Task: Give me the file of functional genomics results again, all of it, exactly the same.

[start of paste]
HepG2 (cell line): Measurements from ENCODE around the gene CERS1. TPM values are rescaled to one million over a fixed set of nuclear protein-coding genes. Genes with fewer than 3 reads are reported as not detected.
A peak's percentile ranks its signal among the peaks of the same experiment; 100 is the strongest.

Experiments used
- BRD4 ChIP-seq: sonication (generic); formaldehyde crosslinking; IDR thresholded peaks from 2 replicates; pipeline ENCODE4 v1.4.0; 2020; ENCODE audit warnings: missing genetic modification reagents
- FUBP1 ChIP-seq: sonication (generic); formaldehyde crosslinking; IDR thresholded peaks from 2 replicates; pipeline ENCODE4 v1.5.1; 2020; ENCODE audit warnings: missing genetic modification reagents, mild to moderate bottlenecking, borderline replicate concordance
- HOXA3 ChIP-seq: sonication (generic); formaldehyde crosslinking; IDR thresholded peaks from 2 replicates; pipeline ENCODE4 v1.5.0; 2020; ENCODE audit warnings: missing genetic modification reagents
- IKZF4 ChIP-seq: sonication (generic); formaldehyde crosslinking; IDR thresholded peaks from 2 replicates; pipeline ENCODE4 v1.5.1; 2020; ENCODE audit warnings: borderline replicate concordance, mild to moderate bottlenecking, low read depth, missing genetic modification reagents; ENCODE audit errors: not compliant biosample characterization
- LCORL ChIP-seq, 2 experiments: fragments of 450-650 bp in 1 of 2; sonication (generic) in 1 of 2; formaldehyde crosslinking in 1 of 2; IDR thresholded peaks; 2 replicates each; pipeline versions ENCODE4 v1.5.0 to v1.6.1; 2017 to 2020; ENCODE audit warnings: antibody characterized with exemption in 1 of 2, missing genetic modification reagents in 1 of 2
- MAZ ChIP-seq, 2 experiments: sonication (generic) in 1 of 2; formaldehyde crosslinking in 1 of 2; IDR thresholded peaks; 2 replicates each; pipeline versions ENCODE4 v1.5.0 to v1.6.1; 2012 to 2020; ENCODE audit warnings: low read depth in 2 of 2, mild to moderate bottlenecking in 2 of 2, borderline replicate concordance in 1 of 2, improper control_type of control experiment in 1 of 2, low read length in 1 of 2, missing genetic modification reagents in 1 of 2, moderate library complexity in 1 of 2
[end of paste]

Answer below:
HepG2 (cell line): Measurements from ENCODE around the gene CERS1. TPM values are rescaled to one million over a fixed set of nuclear protein-coding genes. Genes with fewer than 3 reads are reported as not detected.
A peak's percentile ranks its signal among the peaks of the same experiment; 100 is the strongest.

Experiments used
- BRD4 ChIP-seq: sonication (generic); formaldehyde crosslinking; IDR thresholded peaks from 2 replicates; pipeline ENCODE4 v1.4.0; 2020; ENCODE audit warnings: missing genetic modification reagents
- FUBP1 ChIP-seq: sonication (generic); formaldehyde crosslinking; IDR thresholded peaks from 2 replicates; pipeline ENCODE4 v1.5.1; 2020; ENCODE audit warnings: missing genetic modification reagents, mild to moderate bottlenecking, borderline replicate concordance
- HOXA3 ChIP-seq: sonication (generic); formaldehyde crosslinking; IDR thresholded peaks from 2 replicates; pipeline ENCODE4 v1.5.0; 2020; ENCODE audit warnings: missing genetic modification reagents
- IKZF4 ChIP-seq: sonication (generic); formaldehyde crosslinking; IDR thresholded peaks from 2 replicates; pipeline ENCODE4 v1.5.1; 2020; ENCODE audit warnings: borderline replicate concordance, mild to moderate bottlenecking, low read depth, missing genetic modification reagents; ENCODE audit errors: not compliant biosample characterization
- LCORL ChIP-seq, 2 experiments: fragments of 450-650 bp in 1 of 2; sonication (generic) in 1 of 2; formaldehyde crosslinking in 1 of 2; IDR thresholded peaks; 2 replicates each; pipeline versions ENCODE4 v1.5.0 to v1.6.1; 2017 to 2020; ENCODE audit warnings: antibody characterized with exemption in 1 of 2, missing genetic modification reagents in 1 of 2
- MAZ ChIP-seq, 2 experiments: sonication (generic) in 1 of 2; formaldehyde crosslinking in 1 of 2; IDR thresholded peaks; 2 replicates each; pipeline versions ENCODE4 v1.5.0 to v1.6.1; 2012 to 2020; ENCODE audit warnings: low read depth in 2 of 2, mild to moderate bottlenecking in 2 of 2, borderline replicate concordance in 1 of 2, improper control_type of control experiment in 1 of 2, low read length in 1 of 2, missing genetic modification reagents in 1 of 2, moderate library complexity in 1 of 2